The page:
By Glenn Henderson The Palm Beach Post March 25, 2001
(St. Lucie County, FL) - Question: What do former President Clinton and former St. Lucie County Sheriff Bobby Knowles have in common - besides having "former" before their names?
Answer: legacies that keep getting worse.
Before leaving the White House, Clinton managed to sour his reputation significantly with questionable pardons, commutations and decisions over what furniture to take on his way out.
Knowles left the sheriff's office furniture behind. But two incidents involving thousands of dollars misspent or merely lost have left St. Lucie taxpayers with a bad taste in their mouths and a sense of relief that the Knowles era has passed into history.
Pension boost for underling
During Knowles' final weeks on the job late last year, he gave then-Undersheriff Dennis Williams, who lost his bid to replace Knowles, a $67,000 pension boost that also included five years vesting in a retirement plan.
For Williams, who has been demoted by new Sheriff Ken Mascara, that was a mighty sweet deal. For taxpayers, it was anything but.
Now comes news that Knowles invested about $1.8 million of public money in a bank account that earned less than 1 percent in interest. When Mascara called Riverside Bank to ask about it, the rate suddenly skyrocketed to 5.3 percent.
Now that's service! I'd call my bank and ask the same, but since my holdings don't come close to $1.8 million, I doubt I would have the same success.
When trying to explain the low interest rate to a reporter for The Palm Beach Post, Riverside President Vernon Smith said some accounts don't pay as much interest because they aren't charged check fees and other service charges, and he pointed out the benefits of dealing with local banks instead of ones in distant cities.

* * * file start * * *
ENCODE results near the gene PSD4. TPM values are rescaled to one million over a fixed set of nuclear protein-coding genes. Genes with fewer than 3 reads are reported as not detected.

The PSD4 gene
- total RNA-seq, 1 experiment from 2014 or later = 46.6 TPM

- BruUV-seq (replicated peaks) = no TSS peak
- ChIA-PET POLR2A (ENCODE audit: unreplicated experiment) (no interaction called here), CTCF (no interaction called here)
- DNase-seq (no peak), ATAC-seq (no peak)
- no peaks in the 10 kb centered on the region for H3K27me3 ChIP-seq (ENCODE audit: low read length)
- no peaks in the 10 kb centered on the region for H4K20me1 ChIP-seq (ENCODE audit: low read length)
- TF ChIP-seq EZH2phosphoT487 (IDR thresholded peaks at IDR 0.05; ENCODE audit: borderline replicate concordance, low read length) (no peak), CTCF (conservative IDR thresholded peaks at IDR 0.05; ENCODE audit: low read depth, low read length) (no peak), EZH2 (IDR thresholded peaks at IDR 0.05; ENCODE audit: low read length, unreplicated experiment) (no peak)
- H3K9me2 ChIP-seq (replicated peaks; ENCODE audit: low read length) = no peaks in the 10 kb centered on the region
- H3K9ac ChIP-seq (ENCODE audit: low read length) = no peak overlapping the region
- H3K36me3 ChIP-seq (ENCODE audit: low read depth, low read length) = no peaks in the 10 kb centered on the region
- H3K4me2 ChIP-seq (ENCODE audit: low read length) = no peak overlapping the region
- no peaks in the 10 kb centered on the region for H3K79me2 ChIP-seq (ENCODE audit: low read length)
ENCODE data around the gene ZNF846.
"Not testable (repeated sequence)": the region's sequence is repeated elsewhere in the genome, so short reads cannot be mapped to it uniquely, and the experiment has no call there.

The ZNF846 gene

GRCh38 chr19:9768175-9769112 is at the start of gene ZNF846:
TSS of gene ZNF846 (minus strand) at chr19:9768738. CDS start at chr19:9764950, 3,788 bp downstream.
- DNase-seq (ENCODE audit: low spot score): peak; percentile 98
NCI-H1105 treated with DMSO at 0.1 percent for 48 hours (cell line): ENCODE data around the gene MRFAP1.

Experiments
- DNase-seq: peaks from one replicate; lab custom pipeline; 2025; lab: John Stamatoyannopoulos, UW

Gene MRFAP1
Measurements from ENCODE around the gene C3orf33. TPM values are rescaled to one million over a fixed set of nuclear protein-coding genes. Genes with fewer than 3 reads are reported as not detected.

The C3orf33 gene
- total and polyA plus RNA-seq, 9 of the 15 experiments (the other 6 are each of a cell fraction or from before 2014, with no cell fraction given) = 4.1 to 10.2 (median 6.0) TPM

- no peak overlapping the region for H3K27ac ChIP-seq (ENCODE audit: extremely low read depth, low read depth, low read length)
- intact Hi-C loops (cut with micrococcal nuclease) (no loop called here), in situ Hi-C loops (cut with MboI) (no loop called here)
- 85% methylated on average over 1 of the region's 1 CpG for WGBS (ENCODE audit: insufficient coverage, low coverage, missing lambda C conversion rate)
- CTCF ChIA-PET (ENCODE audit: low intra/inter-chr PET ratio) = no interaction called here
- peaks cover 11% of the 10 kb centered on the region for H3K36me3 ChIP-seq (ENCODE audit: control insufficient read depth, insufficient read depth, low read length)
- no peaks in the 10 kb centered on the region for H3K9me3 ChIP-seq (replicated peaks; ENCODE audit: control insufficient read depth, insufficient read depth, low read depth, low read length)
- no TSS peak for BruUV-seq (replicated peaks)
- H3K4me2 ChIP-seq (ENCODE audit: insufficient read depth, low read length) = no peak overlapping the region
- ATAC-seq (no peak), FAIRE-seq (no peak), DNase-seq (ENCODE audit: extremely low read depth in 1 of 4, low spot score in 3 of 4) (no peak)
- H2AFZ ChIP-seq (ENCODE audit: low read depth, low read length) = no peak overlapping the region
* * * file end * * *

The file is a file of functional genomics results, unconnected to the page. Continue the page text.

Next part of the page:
Hmmmm, very interesting
This piqued my interest, so to speak, so I decided to do what we in the newspaper business call "investigative journalism" - I opened the phone book and placed a call. I immediately hit pay dirt.
I asked the officer at First National Bank what kind of interest rate I could get for - oh - $1.8 million, in an account with unlimited check-writing ability. She suggested an account that carries a minimum balance of $100,000 and an interest rate of 5.1 percent, fluctuating weekly.
As for those nasty service charges, the bank imposes a $15 fee if the balance falls below $100,000 - not exactly enough to scare off someone with $1.8 million to invest.
Why the budget folks working for Knowles couldn't find a better rate than 0.82 percent is curious. He insisted it has nothing to do with the fact he owns a small amount of stock in the bank, or that Smith and the bank's board of directors are longtime Knowles supporters.
What cannot be disputed is this: In both the pension buyout and the Riverside Bank boondoggle, it was Knowles' pals, and not the St. Lucie County taxpayers, who got the sweetest deals.
That's enough to sour any politician's legacy.
And the final insult?
The lost bank interest could easily have paid off Williams' pension "perk."
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